Whenever I leave the ranch, I am always asked the same questions about our life by friends, family, and friends of friends. As a cowboy family, we have a very unique lifestyle, and we recently made it even more unique by moving to the most remote cow camp in Arizona, the Mahon Camp of the O RO Ranch. We live off the grid and 4 ½ hours from the nearest town. I’ll stop here and get right to answering typical questions, because the phrase “4 ½ hours from town” makes the average person’s jaw drop and their eyes bug out. Take a minute to recover from that geographical shock, then read on.
Q: It takes 4 ½ hours to get to a grocery store?! How do you do it?!
A: I step on the pedal on the right and steer. I don’t (usually) cry, and I’m not above bribing the children with suckers and promises of ice cream if they’re quiet in the car. I buy in bulk, freeze everything, and cherish each precious bite of fresh fruit.
Q: What do you do when you have a really specific craving, like for Starbuck’s?
A: Well, one thing is for dang sure: I don’t rush out and go get Starbuck’s. Years of living remotely have cleansed all such cravings from my person, except for when I go to town. Then, I totally binge on fast food and anything you can buy from a drive-through.
Q: Was it difficult to adjust to life in a new state?
A: I fetch snacks, change diapers, and clean the floor 17 times a day. These are the same exact things I have done at every ranch we’ve lived on. If it weren’t for waking up in a different house surrounded by cactus instead of sagebrush, I’d have no idea that we moved.
Q: How do you plan to socialize your kids as they grow older?
A: We plan to introduce them to a den of coyotes, then stage organized cage fights with the pups. As preliminary training, we’re encouraging Grace to bite.
Q: What is the biggest challenge to living so far from town?
A: Well, between generating our own electricity, pumping our own water, chopping wood for the cook stove and trying to clean the house and educate the children, my biggest challenge is definitely conditioning my hair. I dyed it red last year, and it has yet to recover from the ordeal. After much trial and error, I finally found a high-quality, affordable oil that is slowly restoring moisture and easing the strain of everyday life so far from town.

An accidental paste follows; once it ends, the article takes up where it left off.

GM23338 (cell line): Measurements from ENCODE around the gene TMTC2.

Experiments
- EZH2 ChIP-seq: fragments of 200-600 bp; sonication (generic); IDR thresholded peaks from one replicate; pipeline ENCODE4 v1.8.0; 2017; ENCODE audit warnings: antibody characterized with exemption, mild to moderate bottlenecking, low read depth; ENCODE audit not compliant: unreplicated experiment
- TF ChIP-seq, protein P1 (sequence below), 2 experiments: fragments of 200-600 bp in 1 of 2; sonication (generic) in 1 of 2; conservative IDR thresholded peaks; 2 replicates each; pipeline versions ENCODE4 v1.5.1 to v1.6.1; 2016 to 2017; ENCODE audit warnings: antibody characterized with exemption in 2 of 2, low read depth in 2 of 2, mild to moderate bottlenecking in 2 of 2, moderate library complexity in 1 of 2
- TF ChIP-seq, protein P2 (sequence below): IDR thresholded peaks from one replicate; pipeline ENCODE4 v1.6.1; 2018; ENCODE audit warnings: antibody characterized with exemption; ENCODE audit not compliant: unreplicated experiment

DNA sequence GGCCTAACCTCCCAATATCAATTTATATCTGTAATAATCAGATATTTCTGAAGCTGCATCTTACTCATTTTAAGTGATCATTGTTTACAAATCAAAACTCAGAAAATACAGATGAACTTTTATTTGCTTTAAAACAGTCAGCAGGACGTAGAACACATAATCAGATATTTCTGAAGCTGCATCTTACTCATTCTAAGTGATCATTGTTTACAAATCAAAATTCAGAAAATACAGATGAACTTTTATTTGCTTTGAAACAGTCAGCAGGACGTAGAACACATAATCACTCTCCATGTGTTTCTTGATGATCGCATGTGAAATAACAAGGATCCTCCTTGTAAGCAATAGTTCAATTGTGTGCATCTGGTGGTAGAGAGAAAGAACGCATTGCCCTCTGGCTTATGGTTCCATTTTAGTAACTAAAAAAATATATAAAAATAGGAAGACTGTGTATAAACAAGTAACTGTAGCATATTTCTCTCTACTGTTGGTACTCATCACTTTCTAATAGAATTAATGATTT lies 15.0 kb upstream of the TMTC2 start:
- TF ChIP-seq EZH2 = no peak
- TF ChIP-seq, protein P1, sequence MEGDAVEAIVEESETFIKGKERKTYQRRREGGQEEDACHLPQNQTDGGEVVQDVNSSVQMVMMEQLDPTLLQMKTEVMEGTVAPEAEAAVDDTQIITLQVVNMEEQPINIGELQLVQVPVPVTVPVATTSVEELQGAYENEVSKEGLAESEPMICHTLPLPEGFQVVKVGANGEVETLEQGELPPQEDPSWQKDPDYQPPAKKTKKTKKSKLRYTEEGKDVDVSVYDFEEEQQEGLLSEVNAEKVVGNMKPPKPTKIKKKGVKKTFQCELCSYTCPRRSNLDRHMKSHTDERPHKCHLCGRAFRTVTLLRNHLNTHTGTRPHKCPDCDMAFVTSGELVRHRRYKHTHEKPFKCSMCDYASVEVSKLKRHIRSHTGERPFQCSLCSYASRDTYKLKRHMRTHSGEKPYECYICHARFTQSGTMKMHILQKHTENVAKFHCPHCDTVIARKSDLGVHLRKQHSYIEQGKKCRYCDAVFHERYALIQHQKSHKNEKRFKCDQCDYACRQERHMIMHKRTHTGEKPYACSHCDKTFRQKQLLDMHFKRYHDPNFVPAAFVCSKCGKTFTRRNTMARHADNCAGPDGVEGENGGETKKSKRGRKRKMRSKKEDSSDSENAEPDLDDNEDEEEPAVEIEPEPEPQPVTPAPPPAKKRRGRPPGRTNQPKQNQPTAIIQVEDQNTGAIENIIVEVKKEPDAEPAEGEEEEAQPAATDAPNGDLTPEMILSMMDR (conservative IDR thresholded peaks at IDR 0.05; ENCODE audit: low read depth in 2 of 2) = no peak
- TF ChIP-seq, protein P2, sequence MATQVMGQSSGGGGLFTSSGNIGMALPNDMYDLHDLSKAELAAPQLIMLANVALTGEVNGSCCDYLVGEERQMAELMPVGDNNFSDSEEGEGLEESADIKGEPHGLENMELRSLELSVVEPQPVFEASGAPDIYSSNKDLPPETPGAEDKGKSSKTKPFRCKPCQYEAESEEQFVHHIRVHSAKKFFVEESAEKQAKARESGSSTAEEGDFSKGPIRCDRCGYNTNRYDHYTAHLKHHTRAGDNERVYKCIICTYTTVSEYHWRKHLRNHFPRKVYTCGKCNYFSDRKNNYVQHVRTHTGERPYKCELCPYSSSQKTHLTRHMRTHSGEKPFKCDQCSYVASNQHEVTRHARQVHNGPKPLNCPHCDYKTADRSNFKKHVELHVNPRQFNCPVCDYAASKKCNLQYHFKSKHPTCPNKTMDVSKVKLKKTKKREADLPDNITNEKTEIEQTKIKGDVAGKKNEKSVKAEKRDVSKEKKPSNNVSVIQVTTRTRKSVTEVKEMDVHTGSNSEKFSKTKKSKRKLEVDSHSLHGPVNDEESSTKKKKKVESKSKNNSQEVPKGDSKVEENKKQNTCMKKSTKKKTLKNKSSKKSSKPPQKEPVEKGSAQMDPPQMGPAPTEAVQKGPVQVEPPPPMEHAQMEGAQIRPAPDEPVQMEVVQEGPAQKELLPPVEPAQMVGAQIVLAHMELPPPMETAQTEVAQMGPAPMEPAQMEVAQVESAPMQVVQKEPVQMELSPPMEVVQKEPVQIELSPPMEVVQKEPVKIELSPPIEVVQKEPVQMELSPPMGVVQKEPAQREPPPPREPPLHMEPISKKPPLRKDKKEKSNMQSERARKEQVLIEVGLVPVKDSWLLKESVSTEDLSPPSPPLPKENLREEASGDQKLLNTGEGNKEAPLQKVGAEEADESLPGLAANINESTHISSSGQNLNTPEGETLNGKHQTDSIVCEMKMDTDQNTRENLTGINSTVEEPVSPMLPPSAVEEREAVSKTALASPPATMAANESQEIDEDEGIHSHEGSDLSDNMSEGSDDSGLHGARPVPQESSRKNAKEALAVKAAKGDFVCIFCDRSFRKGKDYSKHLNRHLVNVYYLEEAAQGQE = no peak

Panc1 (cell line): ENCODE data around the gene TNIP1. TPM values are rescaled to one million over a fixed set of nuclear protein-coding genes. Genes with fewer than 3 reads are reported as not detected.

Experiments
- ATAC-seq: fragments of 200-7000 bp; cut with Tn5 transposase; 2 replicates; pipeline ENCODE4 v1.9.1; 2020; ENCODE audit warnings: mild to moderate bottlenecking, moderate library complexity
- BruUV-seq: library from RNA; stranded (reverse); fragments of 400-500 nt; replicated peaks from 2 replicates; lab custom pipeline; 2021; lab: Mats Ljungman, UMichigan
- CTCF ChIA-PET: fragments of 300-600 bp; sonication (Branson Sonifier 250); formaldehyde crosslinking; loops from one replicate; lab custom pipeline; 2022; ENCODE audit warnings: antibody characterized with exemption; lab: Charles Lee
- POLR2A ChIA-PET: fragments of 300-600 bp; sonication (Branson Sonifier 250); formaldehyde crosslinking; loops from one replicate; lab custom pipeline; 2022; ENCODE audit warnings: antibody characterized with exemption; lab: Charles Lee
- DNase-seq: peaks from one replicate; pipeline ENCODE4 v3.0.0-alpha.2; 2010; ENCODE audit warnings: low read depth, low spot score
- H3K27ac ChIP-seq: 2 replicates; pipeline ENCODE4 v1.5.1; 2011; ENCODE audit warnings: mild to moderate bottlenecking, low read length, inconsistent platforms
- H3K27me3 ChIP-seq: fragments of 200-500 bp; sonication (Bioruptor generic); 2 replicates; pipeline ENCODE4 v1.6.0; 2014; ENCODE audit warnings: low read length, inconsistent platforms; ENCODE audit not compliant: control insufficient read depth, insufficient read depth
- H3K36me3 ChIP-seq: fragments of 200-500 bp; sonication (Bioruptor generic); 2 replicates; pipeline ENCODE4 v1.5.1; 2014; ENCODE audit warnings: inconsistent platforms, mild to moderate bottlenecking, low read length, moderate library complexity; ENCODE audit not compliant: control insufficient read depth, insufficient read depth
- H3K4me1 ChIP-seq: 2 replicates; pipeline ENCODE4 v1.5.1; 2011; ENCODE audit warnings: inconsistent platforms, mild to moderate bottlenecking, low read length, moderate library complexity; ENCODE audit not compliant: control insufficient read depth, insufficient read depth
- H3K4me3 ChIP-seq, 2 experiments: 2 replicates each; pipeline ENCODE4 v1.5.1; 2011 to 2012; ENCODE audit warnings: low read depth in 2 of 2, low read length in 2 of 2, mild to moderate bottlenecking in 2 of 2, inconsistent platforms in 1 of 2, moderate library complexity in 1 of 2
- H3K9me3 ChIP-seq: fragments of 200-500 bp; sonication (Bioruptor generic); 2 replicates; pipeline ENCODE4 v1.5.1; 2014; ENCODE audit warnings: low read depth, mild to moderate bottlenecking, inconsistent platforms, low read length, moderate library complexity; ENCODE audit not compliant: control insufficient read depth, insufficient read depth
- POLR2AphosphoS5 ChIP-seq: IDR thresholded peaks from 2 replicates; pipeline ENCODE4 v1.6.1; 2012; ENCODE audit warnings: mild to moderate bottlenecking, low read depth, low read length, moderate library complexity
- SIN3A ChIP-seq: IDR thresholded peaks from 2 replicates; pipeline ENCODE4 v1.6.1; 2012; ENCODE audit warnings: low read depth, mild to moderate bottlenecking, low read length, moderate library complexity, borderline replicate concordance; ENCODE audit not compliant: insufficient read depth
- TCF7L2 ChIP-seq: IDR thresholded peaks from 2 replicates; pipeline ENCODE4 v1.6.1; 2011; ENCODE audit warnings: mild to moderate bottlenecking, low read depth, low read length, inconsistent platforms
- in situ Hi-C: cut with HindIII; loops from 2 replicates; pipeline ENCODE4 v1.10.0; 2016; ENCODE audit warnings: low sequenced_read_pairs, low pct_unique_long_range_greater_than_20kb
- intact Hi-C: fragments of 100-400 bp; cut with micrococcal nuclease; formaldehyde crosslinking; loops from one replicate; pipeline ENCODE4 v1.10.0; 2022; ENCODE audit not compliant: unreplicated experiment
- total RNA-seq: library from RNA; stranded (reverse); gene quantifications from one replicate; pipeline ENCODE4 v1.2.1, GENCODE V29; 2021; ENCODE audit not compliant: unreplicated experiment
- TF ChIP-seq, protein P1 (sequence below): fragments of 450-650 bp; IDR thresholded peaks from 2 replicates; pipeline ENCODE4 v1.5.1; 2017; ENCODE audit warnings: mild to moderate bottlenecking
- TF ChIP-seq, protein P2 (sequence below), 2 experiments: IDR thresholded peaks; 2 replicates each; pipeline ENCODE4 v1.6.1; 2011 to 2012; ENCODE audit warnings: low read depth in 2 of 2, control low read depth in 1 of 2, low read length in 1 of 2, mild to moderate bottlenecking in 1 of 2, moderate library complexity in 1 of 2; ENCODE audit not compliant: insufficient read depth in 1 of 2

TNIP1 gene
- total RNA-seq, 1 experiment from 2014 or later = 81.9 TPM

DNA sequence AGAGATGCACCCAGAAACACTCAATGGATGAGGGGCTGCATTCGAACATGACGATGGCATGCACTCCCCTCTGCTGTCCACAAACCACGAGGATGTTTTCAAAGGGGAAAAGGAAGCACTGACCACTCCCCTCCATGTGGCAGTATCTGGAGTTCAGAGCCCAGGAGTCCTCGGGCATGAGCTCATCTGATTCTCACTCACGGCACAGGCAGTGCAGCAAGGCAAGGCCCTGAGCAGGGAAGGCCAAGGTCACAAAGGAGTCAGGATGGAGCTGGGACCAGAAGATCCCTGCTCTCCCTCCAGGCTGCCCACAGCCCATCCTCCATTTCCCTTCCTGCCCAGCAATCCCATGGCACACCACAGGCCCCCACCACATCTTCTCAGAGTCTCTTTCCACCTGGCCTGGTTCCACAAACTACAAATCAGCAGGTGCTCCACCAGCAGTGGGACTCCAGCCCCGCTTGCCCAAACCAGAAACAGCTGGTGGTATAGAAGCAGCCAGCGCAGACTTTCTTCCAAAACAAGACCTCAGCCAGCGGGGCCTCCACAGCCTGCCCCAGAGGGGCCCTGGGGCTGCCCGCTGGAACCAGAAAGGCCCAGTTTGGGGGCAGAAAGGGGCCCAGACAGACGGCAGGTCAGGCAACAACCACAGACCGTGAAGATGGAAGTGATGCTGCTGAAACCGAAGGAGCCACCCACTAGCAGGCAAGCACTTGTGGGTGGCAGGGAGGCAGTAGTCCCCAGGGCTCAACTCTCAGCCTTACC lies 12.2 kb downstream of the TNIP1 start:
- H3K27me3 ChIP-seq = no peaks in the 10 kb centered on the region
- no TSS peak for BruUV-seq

Q: As a freelance writer, you must be really super-connected all the time.
A: Not at all. I have never owned a smartphone, I don’t have an Instagram account, and I have barely a tenuous grasp on the whole “hashtag” movement. Have you been to my Twitter page lately? Neither have I.
Q: How do you plan on maintaining contact with the outside world?
A: I don’t. This blog is a figment of your imagination.
Q: Don’t you worry about getting hurt or having a medical emergency way out there?
A: No. We have a comprehensive first aid kit that consists of an old hand towel, a bottle of hydrogen peroxide, and a pair of clean shoelaces for fashioning an impromptu tourniquet. When our kids get to rough housing, we tell them to not break an arm, because they will have to make their own sandwich for the long drive to town. And that would be really hard with only one good arm.
Q: Do you like it way out there in the boondocks with only your husband and kids for company?
A: Yes. They are my three favorite people, and I am content as long as they are near.
I totally Photoshopped the dirt out from underneath my fingernails in this picture. I’m high-maintenance like that.